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Through the Copy Filter

The ‘What feels like, but isn’t’ meme originated from Black Twitter

This meme’s story is just like many others

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Editor’s note: Through the Copy Filter is a column from the Copy Desk addressing topics relating to grammar, style, and language (occasionally relating to current events).

Much of 2020 — for me at least — has involved extensive scrolling through Twitter every day. Some of the viral tweets that have dominated my (mostly English) feed include: “how it started, how it’s going”; riffs on Kim Kardashian vacationing on a private island where she could “pretend things were normal just for a brief point in time”; telling a story that starts with “b----es be like” and ends with “I’m b----es”; and, as I’m writing this, a tweet format that mimics the disinformation notice often found on President Donald Trump’s tweets since the presidential election.

If you were on Twitter at all within the past two weeks, you probably encountered at least one tweet that looks something like this:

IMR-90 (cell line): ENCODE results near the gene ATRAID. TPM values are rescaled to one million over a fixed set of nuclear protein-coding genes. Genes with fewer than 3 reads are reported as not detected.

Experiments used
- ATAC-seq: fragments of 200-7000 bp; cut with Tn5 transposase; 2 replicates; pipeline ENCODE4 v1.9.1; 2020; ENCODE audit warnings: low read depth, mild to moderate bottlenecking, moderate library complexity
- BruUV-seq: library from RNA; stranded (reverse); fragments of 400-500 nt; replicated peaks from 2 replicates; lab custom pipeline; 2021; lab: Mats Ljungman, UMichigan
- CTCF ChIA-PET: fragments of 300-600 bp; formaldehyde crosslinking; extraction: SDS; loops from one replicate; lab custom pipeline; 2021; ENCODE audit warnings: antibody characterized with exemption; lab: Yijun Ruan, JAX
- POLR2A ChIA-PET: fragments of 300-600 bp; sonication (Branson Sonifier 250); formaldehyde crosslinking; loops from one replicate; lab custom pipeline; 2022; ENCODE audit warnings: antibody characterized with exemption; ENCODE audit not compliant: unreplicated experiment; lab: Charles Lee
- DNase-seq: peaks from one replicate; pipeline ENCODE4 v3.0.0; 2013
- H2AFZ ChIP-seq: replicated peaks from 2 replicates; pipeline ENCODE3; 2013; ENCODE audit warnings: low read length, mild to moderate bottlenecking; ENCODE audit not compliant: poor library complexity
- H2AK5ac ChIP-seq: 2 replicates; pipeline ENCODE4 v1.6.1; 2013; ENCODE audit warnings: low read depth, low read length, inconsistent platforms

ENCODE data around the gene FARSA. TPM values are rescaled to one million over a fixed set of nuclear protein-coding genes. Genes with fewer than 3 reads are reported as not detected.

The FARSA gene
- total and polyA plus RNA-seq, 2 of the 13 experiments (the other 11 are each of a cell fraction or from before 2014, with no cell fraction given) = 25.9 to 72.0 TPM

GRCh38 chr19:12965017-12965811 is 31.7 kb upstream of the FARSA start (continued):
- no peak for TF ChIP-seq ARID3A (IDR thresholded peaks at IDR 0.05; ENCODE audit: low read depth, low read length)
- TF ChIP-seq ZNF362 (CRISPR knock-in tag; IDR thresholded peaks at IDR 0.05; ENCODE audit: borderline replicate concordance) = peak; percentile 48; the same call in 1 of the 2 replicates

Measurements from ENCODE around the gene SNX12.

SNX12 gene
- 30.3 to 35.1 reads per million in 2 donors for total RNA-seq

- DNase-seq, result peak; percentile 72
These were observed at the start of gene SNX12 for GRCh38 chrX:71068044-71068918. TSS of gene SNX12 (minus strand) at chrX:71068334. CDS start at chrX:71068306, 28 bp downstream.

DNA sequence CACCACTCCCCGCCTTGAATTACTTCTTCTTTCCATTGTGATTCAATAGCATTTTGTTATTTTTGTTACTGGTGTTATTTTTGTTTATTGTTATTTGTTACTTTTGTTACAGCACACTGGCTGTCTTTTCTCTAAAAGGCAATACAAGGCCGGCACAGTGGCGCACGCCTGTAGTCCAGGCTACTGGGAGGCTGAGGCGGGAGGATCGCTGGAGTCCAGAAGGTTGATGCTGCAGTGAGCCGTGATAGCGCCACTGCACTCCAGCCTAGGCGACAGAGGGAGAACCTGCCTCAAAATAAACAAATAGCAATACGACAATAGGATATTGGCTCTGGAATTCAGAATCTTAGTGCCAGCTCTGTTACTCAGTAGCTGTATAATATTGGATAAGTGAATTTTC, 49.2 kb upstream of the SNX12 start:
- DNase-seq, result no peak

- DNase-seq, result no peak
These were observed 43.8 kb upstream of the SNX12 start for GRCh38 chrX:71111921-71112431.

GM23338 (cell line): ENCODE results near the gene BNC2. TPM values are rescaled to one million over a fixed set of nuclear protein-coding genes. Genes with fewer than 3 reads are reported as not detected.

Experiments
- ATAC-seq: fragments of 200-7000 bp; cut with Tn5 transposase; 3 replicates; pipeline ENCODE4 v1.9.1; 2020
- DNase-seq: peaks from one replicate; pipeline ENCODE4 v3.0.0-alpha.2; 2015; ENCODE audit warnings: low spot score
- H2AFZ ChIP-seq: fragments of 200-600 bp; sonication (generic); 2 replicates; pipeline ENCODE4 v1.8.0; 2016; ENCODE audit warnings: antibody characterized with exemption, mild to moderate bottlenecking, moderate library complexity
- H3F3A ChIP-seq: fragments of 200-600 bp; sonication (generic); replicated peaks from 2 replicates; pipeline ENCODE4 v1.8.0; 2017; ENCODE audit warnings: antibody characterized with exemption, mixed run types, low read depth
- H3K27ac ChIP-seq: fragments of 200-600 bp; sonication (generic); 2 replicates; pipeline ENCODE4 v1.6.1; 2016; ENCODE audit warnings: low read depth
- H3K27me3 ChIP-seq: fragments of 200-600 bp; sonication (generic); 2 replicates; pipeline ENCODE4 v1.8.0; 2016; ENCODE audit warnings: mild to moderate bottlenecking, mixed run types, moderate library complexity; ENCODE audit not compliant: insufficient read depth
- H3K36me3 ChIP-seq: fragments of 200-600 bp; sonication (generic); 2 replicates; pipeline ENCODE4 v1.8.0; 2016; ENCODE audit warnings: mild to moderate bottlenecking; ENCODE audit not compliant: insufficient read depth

I noticed these tweets all over my feed, and naturally got curious as to where the idea came from. I wondered what the variation of the verb usage means, if anything, and generally what people are trying to convey with these tweets.

I couldn’t find anyone at UW to talk to me about this topic, so, naturally, I turned to Twitter. Linguists gave me a variety of suggestions: investigate intertextuality, entextualization, enregisterment, humor as social critique, and written work by internet linguist Gretchen McCulloch. One dropped a link to a book called “Distributed Blackness: African American Cybercultures.”

Memes can come in many forms: images, videos, text, and other media. One of the key components of a meme — besides the often humorous nature — is that it is proliferated and modified. According to scholars Bradley Wiggins and Bret Bowers, that’s what makes it a meme.